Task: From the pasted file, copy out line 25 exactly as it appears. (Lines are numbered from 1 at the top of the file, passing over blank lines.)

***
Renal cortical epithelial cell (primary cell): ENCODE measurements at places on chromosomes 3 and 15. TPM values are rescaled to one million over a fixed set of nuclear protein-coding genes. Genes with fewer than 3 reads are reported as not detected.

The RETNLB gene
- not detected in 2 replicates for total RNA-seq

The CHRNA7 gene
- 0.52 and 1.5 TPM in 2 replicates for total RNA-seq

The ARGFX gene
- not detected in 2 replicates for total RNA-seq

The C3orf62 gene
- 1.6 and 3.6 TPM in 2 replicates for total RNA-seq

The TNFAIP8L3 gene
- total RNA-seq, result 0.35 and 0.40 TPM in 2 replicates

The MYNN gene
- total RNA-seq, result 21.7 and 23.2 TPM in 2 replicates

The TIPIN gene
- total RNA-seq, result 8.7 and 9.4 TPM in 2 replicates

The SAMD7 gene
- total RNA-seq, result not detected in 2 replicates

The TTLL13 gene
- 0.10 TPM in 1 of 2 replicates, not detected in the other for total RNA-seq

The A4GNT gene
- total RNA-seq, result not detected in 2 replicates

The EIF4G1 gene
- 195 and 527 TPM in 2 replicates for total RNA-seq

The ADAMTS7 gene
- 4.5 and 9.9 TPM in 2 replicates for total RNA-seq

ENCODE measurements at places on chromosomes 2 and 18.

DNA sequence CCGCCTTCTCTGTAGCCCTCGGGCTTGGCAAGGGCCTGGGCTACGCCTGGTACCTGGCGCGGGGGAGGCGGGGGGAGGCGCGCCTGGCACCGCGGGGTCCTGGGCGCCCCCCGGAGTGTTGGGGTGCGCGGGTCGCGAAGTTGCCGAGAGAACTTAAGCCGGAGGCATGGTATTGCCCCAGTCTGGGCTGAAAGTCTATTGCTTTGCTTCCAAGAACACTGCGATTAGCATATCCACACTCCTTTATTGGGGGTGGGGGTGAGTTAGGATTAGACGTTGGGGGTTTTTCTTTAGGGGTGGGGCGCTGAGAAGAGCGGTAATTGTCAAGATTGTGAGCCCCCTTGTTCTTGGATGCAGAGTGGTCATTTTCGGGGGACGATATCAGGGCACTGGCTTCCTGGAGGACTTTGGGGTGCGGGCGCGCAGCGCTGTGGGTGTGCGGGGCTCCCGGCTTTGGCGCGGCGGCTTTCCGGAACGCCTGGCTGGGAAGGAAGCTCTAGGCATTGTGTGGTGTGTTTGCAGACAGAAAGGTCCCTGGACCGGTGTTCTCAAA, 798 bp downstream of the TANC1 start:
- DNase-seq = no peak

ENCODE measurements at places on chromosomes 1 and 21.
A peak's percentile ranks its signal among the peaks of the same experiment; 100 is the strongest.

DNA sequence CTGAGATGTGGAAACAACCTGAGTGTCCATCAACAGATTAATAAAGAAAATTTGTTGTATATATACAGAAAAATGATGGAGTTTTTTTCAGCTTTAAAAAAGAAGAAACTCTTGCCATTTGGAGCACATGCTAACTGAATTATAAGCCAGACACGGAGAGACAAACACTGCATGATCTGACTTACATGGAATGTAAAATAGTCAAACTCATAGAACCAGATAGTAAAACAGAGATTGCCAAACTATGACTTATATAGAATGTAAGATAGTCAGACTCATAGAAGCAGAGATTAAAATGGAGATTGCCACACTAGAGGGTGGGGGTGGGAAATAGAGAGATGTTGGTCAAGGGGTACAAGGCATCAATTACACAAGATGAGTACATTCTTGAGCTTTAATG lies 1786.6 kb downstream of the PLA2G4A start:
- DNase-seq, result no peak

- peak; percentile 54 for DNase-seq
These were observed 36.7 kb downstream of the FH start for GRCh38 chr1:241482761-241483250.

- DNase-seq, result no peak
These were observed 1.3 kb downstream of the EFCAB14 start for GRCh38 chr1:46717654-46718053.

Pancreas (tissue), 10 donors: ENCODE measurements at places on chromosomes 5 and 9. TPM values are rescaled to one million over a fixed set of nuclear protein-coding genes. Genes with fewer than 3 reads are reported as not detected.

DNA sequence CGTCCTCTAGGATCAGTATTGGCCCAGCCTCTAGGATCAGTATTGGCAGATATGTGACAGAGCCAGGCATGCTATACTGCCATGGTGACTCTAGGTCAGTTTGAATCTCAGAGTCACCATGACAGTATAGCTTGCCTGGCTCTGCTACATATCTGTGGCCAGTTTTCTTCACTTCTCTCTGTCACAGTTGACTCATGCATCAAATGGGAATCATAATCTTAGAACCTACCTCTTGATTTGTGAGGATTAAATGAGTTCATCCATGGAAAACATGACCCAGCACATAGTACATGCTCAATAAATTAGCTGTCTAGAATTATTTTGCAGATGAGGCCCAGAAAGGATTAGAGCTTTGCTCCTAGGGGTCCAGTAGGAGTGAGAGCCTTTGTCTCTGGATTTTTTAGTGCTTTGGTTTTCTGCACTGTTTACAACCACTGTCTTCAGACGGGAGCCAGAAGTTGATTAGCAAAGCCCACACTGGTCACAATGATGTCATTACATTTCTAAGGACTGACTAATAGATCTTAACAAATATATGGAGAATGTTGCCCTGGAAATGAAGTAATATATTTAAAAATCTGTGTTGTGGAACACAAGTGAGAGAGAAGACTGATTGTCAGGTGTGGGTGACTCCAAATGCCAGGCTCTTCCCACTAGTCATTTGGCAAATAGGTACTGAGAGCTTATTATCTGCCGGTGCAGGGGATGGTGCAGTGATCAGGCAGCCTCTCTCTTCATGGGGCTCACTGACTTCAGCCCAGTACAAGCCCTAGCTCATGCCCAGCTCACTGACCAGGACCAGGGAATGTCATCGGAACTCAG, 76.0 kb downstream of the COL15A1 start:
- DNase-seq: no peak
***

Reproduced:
- 4.5 and 9.9 TPM in 2 replicates for total RNA-seq